There is a huge agenda here. All of the big ideas in modern social science—modernization, secularization, globalization, democracy, pluralism, human rights, and capitalism—are ripe for revision. The European pattern now appears to be an anomaly, and not the paradigm shaper we have made it to be. Christianity’s entry as a new social, political, and economic factor in many places needs careful attention. It is one of the greatest worldwide developments of our time. Christian scholars should take the lead in examining its impact and implications.

D. From Unbelief to Religious Pluralism

The third strategy for Christian scholarship—promoting theism—is a deeply contextualized Western approach. It assumes the need to respond to post-Enlightenment naturalism and skepticism. The need continues because such views still prevail among Western intellectuals and elites. Going forward, however, Christian philosophers and theologians will need to argue for Christianity among competing religious claims. There is plenty of theism and spirituality around, and the privilege once granted to naturalism is no longer automatic. The more insistent questions now arise from rival revelations. So Christian philosophers and theologians should give more attention to testing the coherence of Christianity over against other religious and ethical systems. To focus so intently on secularity, European style, is to put one’s main forces into a rearguard action.

E. Agents of Shalom

The main mandate and strategy for Christian scholarship is to do intellectual work for the divine project of straightening the world’s crookedness, making its rough places plain, and making all of life fruitful in fulfilling its created purpose. Through their research and teaching, Christian scholars are called to propagate perspectives, skills, and understanding that, as theologian Neal Plantinga puts it, “can be thrown into the struggle for shalom, the battle for universal wholeness and delight.”30 Contemporary universities proclaim their mission in similar, actually derivative terms, minus the transcendent norms and aims. They have made great contributions toward curing diseases, improving agriculture, cultivating the arts, advancing technology, and addressing a variety of human needs and issues. Christian scholars can and should participate in these efforts to serve the present age, but do we have anything singular to offer to this great enterprise? Rather than pausing to ponder this question, Christian scholars need to be agents for renewal and reform within the university at a time when these noble aims are endangered. An excellent strategy for reform would be to give priority to the human needs most pressing for non-Western Christians.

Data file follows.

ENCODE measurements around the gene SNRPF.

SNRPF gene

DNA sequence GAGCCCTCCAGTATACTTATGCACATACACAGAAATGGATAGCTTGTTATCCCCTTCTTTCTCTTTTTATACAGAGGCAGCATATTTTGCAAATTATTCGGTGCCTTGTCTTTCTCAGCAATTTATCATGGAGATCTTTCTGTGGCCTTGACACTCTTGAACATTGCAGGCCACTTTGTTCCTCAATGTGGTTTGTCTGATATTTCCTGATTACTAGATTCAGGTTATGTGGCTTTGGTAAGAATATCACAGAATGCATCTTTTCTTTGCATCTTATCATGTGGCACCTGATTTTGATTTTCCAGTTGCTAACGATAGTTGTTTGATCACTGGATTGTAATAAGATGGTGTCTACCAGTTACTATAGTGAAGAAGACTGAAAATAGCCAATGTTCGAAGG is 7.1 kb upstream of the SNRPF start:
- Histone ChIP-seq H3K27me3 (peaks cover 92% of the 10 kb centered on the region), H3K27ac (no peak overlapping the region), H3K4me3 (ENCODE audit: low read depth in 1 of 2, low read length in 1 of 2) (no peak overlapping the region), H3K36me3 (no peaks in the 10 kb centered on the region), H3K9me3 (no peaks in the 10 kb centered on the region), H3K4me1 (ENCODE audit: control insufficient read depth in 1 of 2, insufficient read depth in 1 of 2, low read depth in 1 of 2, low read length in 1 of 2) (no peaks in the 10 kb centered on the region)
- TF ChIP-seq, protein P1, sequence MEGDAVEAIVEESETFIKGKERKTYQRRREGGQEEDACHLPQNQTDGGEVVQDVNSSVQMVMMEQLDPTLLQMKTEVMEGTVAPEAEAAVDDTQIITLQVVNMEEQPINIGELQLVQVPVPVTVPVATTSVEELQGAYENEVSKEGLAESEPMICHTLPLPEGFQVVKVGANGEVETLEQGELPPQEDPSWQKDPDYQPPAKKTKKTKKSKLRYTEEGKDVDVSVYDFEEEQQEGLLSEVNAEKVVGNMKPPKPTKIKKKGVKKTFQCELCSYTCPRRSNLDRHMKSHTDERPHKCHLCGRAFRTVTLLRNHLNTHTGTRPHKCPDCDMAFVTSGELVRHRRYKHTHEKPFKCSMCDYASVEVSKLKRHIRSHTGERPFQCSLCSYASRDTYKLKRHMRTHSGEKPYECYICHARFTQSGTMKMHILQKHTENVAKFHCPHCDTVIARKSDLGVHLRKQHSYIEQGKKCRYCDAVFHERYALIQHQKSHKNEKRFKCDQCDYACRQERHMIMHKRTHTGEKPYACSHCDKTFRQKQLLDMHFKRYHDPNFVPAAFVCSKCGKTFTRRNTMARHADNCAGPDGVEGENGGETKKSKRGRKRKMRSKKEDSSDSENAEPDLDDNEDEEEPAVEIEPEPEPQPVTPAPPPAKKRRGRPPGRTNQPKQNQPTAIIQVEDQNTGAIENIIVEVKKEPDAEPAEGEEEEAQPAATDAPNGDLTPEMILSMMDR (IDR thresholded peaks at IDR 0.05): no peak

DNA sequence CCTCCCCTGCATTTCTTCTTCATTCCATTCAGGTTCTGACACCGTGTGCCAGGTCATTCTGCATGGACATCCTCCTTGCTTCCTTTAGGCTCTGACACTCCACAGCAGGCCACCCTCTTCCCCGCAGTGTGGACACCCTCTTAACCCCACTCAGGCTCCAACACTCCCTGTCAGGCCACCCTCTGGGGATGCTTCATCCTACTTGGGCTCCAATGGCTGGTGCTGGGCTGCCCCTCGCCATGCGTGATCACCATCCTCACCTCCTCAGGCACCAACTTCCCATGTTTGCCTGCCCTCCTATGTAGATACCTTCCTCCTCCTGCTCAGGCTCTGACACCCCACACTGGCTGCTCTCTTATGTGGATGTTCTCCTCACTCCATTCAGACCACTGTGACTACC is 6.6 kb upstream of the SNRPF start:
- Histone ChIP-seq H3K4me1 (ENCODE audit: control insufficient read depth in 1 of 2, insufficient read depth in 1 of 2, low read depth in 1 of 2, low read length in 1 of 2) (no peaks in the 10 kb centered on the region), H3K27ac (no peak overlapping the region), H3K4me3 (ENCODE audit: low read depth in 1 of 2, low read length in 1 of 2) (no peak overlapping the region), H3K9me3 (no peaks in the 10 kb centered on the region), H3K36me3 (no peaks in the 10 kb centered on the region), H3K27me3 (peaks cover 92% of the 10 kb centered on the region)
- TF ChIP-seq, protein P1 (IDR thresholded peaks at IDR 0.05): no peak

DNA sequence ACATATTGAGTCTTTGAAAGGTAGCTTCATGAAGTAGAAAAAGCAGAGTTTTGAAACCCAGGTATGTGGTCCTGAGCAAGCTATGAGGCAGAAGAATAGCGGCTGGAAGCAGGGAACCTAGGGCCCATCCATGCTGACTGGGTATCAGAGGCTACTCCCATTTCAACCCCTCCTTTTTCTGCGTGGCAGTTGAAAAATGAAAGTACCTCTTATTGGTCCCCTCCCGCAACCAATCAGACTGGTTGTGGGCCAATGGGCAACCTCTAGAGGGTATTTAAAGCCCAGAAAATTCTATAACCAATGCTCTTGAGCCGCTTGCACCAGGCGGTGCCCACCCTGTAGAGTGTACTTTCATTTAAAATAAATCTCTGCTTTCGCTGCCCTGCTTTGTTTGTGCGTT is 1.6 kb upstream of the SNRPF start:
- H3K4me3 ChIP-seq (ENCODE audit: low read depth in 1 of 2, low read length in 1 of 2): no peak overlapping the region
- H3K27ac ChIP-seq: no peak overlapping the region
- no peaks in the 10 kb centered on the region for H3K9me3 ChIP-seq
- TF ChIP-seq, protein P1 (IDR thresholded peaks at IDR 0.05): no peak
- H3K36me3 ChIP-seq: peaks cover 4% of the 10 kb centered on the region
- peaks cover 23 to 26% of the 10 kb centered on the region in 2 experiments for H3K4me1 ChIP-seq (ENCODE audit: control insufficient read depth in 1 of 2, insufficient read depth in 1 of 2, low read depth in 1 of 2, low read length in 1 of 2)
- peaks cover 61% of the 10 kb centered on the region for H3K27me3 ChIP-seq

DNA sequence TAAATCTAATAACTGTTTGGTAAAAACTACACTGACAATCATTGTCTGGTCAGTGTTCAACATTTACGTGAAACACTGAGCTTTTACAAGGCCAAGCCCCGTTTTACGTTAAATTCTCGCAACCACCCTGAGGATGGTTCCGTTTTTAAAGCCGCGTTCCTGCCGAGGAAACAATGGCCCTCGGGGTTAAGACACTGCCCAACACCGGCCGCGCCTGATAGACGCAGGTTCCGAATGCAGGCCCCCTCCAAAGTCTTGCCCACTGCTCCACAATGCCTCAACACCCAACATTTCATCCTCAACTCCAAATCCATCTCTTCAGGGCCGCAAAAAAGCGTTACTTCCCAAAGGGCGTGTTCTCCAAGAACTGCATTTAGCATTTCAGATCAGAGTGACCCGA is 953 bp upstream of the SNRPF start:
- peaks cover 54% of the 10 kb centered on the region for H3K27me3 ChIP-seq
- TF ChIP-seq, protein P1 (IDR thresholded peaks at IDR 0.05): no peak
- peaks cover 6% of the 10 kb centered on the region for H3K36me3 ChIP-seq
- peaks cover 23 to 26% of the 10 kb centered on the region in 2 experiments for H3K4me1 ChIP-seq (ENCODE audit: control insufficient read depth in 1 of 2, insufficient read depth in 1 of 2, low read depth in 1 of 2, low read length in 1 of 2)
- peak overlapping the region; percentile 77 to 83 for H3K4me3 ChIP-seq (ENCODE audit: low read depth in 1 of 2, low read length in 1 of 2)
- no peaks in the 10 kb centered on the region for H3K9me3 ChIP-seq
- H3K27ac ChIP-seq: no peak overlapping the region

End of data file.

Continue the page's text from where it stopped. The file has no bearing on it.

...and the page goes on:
For guidance, I turn again to Andrew Walls, the best Northern interpreter of this strategic moment. He sees growing corruption within the house of learning. The earlier excitement over major discoveries and new fields of inquiry seems to be giving way, Walls says, “to recycling age-old materials, to trivial novelty-seeking and hair-splitting.”31 Professors are choosing research topics based on their market value. Doctoral students chat cynically about how to pad their vitas with more publications. Government funders channel their reduced appropriations toward immediate payoffs for the national economy, and researchers increasingly depend on corporate funding. Medical researchers, Walls observes, get their funding “from drug companies, whose priorities are best served from the afflictions of the affluent world and foundations whose consciousness of suffering is also concentrated there. Yet the big killer diseases wreak their havoc … across Africa and Asia.”

Walls tells of university colleagues seeking funding from biscuit manufacturers for “research in dunking cookies,” and from tobacco companies for “an academic school of business ethics.” He calls Christian scholars to cleanse scholarship of these polluting forces and reorient it according to a Christian vision to serve the present age.32

What would such a reorientation look like? Professors working in immunology might refocus their research from joint replacements to AIDS or malaria. Rather than investigating teenage alcoholism in the Upper Midwest, social scientists might look instead at child nutrition in the Upper Volta region. Rather than addressing vibration noise in SUVs, engineers could develop more durable small-plot tractors. A Fulbright Fellowship in Ireland might be fun, but why not try for one in Eritrea instead? Faculty exchanges coming North can be equally fruitful. Fund some out of your own campus resources. I know of one small group of professors that has created a self-funded resource pool that enables one of them to serve in Africa every couple of years, rather than waiting for their sabbaticals.